Edsa for millennials
The results of Mocha Uson’s recent online poll on Edsa should make Araling Panlipunan teachers work double time. Eighty-six percent of Uson’s followers believed that the events of Edsa 1986 were “fake news.” This can either mean that Edsa 1986 did not happen, or that the way history has recorded and commemorated it is not to be trusted. Three decades have passed and the official commemoration has thinned, the President of the Philippines was somewhere else, and Fidel V. Ramos and Juan Ponce Enrile, the main actors in the story who were once hailed as heroes are now seen as irrelevant relics of another time and place. Edsa was once the site of the successful protest that drove Ferdinand Marcos into exile; today it is the site for gridlock and the loss of tempers and an estimated P3.5 billion daily. How do we make young people remember? More importantly, how do we make them appreciate that past that made the world they know today possible?
History teachers my age often have to be reminded that students under their care do not feel strongly about the dark days of Marcos and martial law because they did not live through it. It is not that millennials do not care, but that so many of them were born after 1986. A historian’s life can be made so much easier if we are to follow the Mocha Uson method — ask people a question in a poll and the side that gets the most number of votes wins.
Obscure and long forgotten is the 1970 book, “The Filipino Historian: Controversial Issues in Philippine History,” by Pedro Gagelonia that changed my life. It is not a groundbreaking book, but merely a compilation of issues and events contested in Philippine history from the conflicting number of islands in the archipelago culled from various history books, to the assassination of Antonio Luna and the case against Andres Bonifacio.
Of the 20 chapters in the book, only the first that deals with the physical shape and parts of the Philippines has found resolution. For example, in Gagelonia’s survey of textbooks in use at the time of his writing: Agoncillo and Alfonso’s “History of the Filipino People” (1967) said “more than 7,000 islands and islets”; Molina in “The Philippines Through the Centuries Vol. 2” (1960) gave “7,083 islands”; Alip’s “Political and Cultural History of the Philippines Vol. 1” (1954) gave “7,100 islands and islets.” What is amusing is that the prolific Gregorio Zaide gave 7,100 in one textbook and 7,083 in another! Gagelonia did not distinguish between high and low tide, neither did he point to the magic number 7,107 but all of this is now obsolete because the National Mapping and Resource Information Authority (Namria), using modern technology, has given us the official and definitive count of 7,641 islands, islets and rock formations.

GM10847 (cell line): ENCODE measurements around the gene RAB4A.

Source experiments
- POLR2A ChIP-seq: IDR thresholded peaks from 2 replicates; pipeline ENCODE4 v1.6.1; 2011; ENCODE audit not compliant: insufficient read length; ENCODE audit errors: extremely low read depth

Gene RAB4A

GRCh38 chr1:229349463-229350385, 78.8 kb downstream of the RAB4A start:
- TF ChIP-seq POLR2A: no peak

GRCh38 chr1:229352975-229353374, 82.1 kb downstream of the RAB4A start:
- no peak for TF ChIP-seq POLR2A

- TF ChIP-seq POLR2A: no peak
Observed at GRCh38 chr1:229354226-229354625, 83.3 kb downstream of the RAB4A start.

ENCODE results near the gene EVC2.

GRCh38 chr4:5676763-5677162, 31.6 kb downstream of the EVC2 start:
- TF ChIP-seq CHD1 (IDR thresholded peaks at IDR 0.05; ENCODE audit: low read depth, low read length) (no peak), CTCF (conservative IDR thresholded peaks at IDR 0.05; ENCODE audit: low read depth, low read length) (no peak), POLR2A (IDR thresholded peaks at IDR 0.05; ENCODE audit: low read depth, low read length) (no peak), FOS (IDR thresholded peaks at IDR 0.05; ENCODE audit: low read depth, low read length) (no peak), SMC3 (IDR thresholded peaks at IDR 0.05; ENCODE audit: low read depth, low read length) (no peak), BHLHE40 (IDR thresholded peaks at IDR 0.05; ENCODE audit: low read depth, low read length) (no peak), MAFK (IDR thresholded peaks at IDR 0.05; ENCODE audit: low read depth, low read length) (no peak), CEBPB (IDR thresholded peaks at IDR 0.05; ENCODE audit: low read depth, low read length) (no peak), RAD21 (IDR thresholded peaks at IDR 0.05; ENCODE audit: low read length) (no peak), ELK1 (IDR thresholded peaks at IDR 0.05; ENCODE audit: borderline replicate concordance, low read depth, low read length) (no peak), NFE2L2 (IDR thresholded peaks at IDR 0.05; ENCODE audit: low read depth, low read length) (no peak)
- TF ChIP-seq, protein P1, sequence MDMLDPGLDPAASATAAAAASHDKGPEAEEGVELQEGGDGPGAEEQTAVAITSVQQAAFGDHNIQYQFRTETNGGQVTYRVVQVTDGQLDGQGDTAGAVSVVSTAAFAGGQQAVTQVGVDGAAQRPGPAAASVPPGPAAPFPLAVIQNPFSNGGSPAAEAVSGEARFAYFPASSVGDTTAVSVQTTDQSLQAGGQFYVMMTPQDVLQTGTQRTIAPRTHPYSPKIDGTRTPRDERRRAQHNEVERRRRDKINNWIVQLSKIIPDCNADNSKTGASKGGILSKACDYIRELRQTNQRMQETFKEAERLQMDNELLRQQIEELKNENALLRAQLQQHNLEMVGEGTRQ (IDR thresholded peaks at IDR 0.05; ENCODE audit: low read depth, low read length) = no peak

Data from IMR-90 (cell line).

Namria can surely put to rest Gagelonia’s other controversial issues on the number of named islands, the size and location of the Philippines, etc. So the next question should be how updated and accurate are the textbooks presently in use in our schools? We are not even talking about interpretation of historical events but merely being factually correct. It is not in Gagelonia’s book, but how do we settle the issue of Ferdinand Marcos’ birth because 1917 is the year on which his birth centennial was reckoned, but the civil registry states 1916? Then of course, there are a number of textbooks that still state that Marcos declared martial law in 1972 to save the Republic from communism.
The National Historical Commission of the Philippines has resolved some controversies. Based on available evidence it has ruled that: Code of Kalantiaw is a 20th century forgery; that the First Mass was held in Limasawa; that the Blood Compact between Legazpi and Sikatuna in Bohol was held in Loay and not Tagbilaran, where the depiction by the late National Artist Napoleon V. Abueva now stands; that the First Shot in the Filipino-American War was fired in the corner of Silencio and Sociego streets in Sta. Mesa, not San Juan Bridge, etc. Tossing a coin is simpler. Doing a Mocha Uson poll may be tempting but history moves and changes based on new research, primary source documentation, and analysis so controversies will continue to hound us.
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